Government ends coronavirus MOT extension early
Normal testing rules to return from 1 August due to fears that the easing of lockdown could mean more than a million unsafe cars on UK roads, although there will still be exemptions...
The Government has announced that it is cutting short the six-month coronavirus MOT extension, with conventional testing rules applying to most cars from 1 August.
When the Covid-19 lockdown was introduced, forcing many garages to close, the Government decided to extend the MOT certificates of cars due to be tested between 30 March 2020 and 29 March 2021, making them valid for 18 months rather than the usual 12. However, this will now only apply to cars which were originally due to be tested before 1 August.
Roads minister Baroness Vere said: As people return to our roads, it is vital that motorists are able to keep their vehicles safe. That’s why as restrictions are eased, from 1 August MOT testing will again become mandatory.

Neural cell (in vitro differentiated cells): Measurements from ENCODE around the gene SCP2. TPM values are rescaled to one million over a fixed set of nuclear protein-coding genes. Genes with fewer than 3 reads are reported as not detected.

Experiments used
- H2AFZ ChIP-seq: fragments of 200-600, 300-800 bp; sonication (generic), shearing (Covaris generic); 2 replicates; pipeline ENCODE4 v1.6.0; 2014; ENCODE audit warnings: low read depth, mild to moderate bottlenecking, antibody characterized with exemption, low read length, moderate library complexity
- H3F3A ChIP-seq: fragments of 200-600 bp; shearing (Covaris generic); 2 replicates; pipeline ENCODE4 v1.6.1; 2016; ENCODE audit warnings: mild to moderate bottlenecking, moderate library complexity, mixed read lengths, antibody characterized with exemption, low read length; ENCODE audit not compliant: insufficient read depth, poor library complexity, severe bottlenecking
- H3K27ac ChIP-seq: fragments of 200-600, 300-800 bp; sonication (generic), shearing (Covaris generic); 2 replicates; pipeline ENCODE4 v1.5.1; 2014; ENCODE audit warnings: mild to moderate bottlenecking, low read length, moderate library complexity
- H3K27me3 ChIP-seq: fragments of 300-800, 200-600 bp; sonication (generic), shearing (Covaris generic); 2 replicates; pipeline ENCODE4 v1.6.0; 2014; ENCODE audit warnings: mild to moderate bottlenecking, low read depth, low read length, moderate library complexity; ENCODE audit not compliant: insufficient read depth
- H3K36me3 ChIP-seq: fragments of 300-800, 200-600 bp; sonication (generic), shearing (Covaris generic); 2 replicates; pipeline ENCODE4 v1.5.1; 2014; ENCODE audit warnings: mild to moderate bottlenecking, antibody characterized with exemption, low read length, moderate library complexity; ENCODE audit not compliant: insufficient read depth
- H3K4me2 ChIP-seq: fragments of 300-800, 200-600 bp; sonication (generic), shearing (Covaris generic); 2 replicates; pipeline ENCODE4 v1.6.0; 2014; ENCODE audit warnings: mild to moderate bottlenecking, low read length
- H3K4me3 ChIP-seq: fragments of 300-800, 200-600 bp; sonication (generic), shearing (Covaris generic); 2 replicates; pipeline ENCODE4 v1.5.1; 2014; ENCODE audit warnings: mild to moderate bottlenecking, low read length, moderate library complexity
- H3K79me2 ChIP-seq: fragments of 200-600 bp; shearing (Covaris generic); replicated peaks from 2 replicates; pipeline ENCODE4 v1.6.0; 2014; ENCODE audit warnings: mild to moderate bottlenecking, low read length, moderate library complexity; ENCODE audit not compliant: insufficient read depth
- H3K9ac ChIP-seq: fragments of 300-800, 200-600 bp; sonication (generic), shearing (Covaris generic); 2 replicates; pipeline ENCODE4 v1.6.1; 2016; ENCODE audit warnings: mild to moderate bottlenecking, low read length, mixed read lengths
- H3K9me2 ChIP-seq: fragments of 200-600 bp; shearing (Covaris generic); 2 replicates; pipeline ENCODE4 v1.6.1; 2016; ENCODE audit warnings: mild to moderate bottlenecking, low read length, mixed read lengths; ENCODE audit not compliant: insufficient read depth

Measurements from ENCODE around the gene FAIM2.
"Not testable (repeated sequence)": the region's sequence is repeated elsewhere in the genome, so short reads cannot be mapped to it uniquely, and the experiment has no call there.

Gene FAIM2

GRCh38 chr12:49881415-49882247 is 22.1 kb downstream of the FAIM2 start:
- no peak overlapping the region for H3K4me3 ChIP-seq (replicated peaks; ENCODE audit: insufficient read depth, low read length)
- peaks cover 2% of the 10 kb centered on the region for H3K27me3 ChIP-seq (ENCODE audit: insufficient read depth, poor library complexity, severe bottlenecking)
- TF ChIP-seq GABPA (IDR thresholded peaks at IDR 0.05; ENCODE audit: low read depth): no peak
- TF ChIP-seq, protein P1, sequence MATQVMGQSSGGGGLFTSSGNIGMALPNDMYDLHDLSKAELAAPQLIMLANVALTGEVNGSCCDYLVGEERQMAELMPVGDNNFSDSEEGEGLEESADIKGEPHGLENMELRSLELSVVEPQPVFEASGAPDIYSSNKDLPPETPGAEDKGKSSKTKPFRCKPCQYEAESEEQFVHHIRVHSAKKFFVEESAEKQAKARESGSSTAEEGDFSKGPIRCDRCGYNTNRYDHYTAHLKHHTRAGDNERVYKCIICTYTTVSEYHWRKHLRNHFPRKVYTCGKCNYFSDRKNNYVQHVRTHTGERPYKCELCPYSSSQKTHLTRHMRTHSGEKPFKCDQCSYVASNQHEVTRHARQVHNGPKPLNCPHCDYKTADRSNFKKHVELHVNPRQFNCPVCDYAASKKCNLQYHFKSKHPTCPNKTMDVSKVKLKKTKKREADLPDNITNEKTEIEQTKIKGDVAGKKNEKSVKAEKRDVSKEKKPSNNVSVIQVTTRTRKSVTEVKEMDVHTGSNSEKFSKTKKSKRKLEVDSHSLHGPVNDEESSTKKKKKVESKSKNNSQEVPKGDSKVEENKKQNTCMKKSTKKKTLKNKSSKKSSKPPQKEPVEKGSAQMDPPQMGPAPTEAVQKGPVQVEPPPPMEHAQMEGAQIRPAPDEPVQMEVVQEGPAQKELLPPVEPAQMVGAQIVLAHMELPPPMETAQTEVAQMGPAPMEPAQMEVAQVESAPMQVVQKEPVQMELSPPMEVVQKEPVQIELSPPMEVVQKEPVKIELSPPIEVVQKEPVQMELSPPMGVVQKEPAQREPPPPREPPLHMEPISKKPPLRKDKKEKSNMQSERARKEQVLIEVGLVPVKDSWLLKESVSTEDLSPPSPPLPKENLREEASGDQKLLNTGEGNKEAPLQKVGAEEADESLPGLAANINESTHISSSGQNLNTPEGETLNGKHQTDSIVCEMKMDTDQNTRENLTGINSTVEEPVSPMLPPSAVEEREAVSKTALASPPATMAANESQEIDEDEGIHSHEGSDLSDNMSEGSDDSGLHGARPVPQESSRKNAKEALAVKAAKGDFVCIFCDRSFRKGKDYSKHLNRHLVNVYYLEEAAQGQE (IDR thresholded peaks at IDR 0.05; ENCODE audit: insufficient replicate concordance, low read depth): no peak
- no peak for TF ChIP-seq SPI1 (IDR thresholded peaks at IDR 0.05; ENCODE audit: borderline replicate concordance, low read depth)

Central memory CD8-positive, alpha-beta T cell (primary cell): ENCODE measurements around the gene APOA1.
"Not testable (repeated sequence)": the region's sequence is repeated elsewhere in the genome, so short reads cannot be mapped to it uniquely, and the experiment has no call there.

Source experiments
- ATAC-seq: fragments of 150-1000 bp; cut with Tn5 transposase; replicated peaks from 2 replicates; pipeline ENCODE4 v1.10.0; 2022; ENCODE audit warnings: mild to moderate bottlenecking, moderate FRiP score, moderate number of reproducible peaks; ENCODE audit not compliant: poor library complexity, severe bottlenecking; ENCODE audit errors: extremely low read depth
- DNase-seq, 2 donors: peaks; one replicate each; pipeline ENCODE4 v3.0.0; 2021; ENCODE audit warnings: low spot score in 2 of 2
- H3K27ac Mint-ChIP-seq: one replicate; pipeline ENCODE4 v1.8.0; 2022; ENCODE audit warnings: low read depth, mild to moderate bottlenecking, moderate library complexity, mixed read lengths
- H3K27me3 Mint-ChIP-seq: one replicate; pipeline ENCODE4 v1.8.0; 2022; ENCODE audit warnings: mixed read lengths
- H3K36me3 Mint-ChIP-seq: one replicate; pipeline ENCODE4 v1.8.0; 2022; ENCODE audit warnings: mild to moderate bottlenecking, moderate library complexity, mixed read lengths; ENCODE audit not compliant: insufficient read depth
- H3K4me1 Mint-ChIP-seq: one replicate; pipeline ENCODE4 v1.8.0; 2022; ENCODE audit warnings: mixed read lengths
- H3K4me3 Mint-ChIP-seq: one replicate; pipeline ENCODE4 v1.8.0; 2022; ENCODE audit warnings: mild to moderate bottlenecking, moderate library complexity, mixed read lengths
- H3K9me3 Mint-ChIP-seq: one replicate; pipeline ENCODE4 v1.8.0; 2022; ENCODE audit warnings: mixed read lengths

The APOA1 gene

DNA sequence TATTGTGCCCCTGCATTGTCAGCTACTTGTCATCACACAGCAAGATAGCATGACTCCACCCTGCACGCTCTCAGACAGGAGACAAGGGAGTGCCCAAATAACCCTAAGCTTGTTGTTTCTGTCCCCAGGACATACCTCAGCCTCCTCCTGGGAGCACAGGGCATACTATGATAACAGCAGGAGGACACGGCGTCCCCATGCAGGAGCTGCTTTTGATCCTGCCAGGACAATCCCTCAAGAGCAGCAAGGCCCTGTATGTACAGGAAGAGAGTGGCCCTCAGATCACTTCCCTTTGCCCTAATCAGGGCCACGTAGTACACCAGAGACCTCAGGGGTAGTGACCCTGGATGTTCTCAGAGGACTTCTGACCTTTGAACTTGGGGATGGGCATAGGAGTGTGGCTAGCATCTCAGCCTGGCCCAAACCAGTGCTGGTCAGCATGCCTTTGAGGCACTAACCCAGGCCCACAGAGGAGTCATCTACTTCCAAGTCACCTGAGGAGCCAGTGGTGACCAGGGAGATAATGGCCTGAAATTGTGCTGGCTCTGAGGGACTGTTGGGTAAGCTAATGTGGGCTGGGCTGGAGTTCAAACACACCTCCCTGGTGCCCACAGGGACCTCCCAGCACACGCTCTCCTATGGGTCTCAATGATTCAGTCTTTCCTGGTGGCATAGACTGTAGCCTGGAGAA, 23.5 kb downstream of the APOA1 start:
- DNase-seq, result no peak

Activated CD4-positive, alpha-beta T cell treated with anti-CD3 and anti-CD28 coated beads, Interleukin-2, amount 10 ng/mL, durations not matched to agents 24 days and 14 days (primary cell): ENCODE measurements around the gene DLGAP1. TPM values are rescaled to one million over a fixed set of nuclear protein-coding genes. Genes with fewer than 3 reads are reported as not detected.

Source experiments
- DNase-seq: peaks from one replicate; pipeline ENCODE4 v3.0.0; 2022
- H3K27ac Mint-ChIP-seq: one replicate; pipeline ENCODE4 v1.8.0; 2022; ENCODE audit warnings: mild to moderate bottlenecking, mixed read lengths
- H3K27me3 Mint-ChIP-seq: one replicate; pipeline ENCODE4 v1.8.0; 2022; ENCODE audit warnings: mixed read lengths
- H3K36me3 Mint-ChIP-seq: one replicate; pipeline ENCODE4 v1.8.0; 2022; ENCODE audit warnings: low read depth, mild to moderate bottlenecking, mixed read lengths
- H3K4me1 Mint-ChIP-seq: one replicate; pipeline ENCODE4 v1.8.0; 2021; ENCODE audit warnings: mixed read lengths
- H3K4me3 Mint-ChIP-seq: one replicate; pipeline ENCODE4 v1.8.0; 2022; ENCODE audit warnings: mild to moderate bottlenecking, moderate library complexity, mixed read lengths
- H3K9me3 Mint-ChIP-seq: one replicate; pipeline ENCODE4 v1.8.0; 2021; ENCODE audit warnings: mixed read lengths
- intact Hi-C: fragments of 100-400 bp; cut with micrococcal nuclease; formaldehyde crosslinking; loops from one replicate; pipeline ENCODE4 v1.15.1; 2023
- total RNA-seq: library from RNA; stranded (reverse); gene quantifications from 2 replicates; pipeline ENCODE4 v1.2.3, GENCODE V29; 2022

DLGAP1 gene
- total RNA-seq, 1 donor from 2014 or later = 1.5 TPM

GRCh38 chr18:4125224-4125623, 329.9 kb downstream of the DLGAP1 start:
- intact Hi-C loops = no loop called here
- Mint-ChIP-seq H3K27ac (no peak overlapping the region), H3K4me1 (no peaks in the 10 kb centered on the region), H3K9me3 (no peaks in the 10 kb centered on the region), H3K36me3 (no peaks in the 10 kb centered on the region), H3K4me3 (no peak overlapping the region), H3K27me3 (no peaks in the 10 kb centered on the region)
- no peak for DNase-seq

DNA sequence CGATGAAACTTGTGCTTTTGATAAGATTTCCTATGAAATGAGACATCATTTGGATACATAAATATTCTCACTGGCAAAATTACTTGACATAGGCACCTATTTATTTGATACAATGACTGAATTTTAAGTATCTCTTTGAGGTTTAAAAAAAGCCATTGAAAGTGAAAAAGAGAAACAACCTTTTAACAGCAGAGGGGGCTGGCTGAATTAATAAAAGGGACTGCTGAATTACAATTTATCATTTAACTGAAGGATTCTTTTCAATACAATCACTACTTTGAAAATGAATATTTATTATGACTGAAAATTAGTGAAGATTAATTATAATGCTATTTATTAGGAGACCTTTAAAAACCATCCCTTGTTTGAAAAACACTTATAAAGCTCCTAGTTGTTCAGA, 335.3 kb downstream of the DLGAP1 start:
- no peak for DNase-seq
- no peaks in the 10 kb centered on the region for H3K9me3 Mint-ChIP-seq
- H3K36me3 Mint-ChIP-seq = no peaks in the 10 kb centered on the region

The change comes after motoring organisations expressed concerns that the easing of lockdown restrictions and the subsequent increase in traffic could mean many more unsafe vehicles on UK roads.
Figures obtained by Motorway.co.uk from the Driver and Vehicle Standards Agency (DVSA) show that only 2.1 million MOTs were carried out in April and May of this year, compared with 7.1 million over the same period in 2019.
DVSA figures also show that on average one third of vehicles fail their MOT on first inspection, suggesting that around 1.6 million unsafe cars could now have valid MOT certificates.
Many of the MOT centres that closed to protect staff and customers have now reopened, but if you are planning to take your car to one, it's advisable to discuss and agree in advance the protocols for how you will interact with staff.
There are also mobile MOT provider who can come to you to carry out the test and required work. Plus, many garages and car dealerships are already offering free collection and delivery services to customers, in order to keep cars roadworthy and stem the slump in business that’s been caused by the coronavirus pandemic.
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